Sure, since Tessa is sleeping right now, I could bring Ben out in the backyard, sit on a patio chair and read a book while he played.  After sitting for 20 seconds he would be pulling on my arm wanting me to get up and get something or see something.  Or he would be ignoring the water table or activity I just set up to play in the pile of dirt that washed out from the wall earlier this summer.  And soon he would figure out how to transfer water from the table to the pile to make mud and then he would make a huge damn mess.  I don't remember if I shared pictures on here but I let this happen once.  It was cute that one time, but it ended with a bath at 4 pm and mud handprints all over the glass door and footprints in the kitchen and I practically had to shovel out the bathtub after his bath.  So cleaning it up probably took as long as he was playing. 

Oh, look, he made a demo derby!  OK, now never do that again!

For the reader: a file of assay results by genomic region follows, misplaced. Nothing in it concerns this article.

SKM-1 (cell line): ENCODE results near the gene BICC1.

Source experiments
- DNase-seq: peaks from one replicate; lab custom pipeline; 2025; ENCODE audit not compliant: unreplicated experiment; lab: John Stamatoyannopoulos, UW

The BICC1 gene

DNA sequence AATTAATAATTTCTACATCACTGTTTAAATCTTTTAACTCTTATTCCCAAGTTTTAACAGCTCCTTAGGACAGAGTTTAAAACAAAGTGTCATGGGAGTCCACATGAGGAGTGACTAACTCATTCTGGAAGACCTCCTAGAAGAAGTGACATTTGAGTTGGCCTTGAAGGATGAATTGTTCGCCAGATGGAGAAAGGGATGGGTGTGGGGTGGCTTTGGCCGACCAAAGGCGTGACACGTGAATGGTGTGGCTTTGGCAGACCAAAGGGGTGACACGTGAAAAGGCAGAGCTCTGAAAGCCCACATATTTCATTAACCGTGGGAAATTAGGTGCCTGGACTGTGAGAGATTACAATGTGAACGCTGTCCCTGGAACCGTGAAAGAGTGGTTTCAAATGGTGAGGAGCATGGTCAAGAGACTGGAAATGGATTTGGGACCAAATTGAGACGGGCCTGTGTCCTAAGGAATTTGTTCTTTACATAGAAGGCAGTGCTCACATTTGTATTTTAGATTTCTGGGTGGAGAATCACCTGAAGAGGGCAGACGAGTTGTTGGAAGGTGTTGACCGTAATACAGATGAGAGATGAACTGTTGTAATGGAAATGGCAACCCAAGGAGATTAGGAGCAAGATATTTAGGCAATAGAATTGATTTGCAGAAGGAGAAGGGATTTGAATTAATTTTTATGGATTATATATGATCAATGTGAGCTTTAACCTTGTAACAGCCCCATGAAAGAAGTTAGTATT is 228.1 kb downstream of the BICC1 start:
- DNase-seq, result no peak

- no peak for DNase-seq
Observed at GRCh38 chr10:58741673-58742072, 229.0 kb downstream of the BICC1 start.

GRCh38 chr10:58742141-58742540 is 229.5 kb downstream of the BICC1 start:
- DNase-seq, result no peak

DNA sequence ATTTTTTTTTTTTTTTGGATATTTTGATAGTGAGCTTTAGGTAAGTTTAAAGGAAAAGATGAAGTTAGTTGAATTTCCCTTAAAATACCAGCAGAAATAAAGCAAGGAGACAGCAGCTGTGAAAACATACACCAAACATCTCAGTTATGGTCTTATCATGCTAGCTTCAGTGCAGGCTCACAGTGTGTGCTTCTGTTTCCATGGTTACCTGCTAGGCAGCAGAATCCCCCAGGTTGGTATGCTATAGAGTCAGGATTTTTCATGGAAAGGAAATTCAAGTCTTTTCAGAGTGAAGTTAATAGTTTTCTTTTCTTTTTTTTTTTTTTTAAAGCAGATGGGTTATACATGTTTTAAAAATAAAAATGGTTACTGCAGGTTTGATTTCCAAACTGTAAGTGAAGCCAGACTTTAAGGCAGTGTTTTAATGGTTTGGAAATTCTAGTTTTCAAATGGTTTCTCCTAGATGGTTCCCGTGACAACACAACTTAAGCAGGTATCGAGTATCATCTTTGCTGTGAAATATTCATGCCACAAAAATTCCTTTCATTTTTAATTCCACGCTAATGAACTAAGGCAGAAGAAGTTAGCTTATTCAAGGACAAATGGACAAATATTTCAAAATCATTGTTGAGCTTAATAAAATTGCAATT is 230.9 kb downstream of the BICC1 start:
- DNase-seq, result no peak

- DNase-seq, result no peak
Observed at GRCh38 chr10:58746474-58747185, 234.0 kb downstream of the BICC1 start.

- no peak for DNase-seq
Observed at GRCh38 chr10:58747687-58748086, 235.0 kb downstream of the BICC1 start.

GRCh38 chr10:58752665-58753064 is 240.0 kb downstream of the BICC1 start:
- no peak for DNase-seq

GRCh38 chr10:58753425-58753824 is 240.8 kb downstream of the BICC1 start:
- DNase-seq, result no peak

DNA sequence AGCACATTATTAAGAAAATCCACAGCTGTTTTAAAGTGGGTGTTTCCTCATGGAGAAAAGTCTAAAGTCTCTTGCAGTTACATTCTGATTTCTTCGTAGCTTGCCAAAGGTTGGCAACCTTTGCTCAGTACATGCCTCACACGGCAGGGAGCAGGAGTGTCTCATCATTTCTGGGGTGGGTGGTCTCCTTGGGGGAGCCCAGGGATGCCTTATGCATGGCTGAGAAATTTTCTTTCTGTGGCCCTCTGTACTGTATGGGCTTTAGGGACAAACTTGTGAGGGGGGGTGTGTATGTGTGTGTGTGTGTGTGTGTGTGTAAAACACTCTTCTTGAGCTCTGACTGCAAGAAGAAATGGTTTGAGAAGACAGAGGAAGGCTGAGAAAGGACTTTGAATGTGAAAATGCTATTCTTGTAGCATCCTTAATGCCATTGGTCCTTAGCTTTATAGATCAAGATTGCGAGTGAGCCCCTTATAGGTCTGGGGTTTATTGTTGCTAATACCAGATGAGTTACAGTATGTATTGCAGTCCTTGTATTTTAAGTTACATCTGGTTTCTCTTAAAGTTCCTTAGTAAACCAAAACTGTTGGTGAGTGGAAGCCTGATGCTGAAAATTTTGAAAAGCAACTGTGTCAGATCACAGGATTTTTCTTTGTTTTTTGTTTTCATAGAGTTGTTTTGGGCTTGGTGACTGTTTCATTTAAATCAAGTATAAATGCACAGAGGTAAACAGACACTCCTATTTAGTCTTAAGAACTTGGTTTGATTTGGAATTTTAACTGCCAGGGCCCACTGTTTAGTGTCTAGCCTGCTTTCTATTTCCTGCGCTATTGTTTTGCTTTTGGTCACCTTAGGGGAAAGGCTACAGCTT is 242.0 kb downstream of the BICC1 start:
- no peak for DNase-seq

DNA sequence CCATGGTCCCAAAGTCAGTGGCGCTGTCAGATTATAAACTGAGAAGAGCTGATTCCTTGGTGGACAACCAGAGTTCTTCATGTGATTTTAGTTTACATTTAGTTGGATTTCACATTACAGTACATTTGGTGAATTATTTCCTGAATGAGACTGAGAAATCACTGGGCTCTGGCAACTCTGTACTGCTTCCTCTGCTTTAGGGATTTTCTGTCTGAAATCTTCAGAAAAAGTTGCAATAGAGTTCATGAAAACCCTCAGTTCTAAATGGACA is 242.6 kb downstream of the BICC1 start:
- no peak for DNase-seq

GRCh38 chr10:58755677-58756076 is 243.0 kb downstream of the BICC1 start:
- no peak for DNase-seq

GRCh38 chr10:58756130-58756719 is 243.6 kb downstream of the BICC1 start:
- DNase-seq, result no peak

So, back to the summer of toddlers...what options are there?  Any outdoor activity can just be exhausting.  The swimming pool is always fun, but it costs $3.00 per person over the age of 12 months so all three of us would cost $9.00 and you know how long the attention span for 1 and 3 year olds is.  That price is reasonable for a several hour session but for 45 minutes it is a lot.  Also, as a former lifeguard, I have seen how fast little kids can get into trouble in shallow water so I almost feel panicked with both of them and only me to watch.  I actually prefer going to my hometown pool when I am visiting because, even though it is dated and lacks the fun jungle gyms and features, it has a separate fenced wading pool that is free!  You only have to pay for the "big pool"!  Then there is the park, which is usually fun until I want to leave and then have to wrangle two screaming maniacs who don't want to leave across the lawn and to the parking lot.  And of course, you can't in good conscious let your kids outside without sunscreen and it's enough trouble to maintain my own sunscreen usage and I am a willing user.  Toddlers are NOT willing.  In NO WAY are they willing.  I have to threaten to take away the outdoor activity in order to get Ben to submit to wearing sunscreen.  Although, Tessa likes to wear her sun hat so that is nice.